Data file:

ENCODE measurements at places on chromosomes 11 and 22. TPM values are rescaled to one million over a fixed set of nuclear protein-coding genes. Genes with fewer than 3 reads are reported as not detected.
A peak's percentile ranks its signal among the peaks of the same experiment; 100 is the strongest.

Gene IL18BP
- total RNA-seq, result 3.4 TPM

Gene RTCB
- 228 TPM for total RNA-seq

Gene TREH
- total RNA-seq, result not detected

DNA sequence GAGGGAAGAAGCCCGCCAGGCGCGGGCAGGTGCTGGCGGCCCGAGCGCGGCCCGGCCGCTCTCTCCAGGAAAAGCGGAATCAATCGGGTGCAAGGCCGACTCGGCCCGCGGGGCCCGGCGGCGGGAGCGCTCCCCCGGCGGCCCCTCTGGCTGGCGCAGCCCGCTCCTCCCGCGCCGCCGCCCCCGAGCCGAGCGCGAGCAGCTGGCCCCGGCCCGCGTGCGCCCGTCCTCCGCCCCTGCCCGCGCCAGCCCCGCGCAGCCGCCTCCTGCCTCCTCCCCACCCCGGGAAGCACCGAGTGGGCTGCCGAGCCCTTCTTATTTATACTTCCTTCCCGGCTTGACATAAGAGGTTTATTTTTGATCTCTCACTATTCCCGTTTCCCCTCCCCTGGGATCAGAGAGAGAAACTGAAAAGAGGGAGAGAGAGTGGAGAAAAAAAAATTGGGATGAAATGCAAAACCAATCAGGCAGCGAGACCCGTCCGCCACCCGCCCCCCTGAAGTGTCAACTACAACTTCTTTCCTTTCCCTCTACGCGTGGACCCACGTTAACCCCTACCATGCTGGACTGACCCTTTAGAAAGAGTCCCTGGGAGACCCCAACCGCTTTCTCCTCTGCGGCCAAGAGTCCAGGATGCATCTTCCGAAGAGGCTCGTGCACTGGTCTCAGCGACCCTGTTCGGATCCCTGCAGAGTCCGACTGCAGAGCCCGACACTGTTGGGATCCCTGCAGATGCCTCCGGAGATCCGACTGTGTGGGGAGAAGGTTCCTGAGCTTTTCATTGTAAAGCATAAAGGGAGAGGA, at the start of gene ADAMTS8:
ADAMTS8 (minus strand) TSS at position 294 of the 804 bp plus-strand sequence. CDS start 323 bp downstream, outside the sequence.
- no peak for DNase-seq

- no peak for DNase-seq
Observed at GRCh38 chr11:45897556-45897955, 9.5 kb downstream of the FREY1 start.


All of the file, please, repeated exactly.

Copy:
ENCODE measurements at places on chromosomes 11 and 22. TPM values are rescaled to one million over a fixed set of nuclear protein-coding genes. Genes with fewer than 3 reads are reported as not detected.
A peak's percentile ranks its signal among the peaks of the same experiment; 100 is the strongest.

Gene IL18BP
- total RNA-seq, result 3.4 TPM

Gene RTCB
- 228 TPM for total RNA-seq

Gene TREH
- total RNA-seq, result not detected

DNA sequence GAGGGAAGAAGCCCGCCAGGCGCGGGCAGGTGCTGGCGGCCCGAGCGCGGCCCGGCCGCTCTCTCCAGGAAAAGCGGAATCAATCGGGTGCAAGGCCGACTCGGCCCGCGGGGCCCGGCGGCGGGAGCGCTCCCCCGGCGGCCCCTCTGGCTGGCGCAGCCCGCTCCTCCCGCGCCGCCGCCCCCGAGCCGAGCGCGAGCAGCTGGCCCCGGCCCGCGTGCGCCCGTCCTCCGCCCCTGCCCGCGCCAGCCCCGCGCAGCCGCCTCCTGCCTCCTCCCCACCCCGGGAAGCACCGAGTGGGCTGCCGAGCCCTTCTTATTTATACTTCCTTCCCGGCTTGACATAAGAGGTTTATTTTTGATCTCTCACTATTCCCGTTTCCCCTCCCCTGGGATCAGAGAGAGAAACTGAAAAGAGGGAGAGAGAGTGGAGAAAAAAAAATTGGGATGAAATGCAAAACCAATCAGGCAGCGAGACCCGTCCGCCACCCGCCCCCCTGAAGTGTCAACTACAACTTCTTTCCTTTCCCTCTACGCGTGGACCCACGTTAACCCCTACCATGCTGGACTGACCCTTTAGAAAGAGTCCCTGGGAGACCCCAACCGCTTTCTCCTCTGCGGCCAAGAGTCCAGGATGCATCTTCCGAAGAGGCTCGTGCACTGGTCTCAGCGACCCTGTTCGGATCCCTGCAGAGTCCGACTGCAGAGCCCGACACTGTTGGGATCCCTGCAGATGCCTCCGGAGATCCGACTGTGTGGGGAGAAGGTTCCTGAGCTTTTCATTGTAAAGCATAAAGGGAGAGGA, at the start of gene ADAMTS8:
ADAMTS8 (minus strand) TSS at position 294 of the 804 bp plus-strand sequence. CDS start 323 bp downstream, outside the sequence.
- no peak for DNase-seq

- no peak for DNase-seq
Observed at GRCh38 chr11:45897556-45897955, 9.5 kb downstream of the FREY1 start.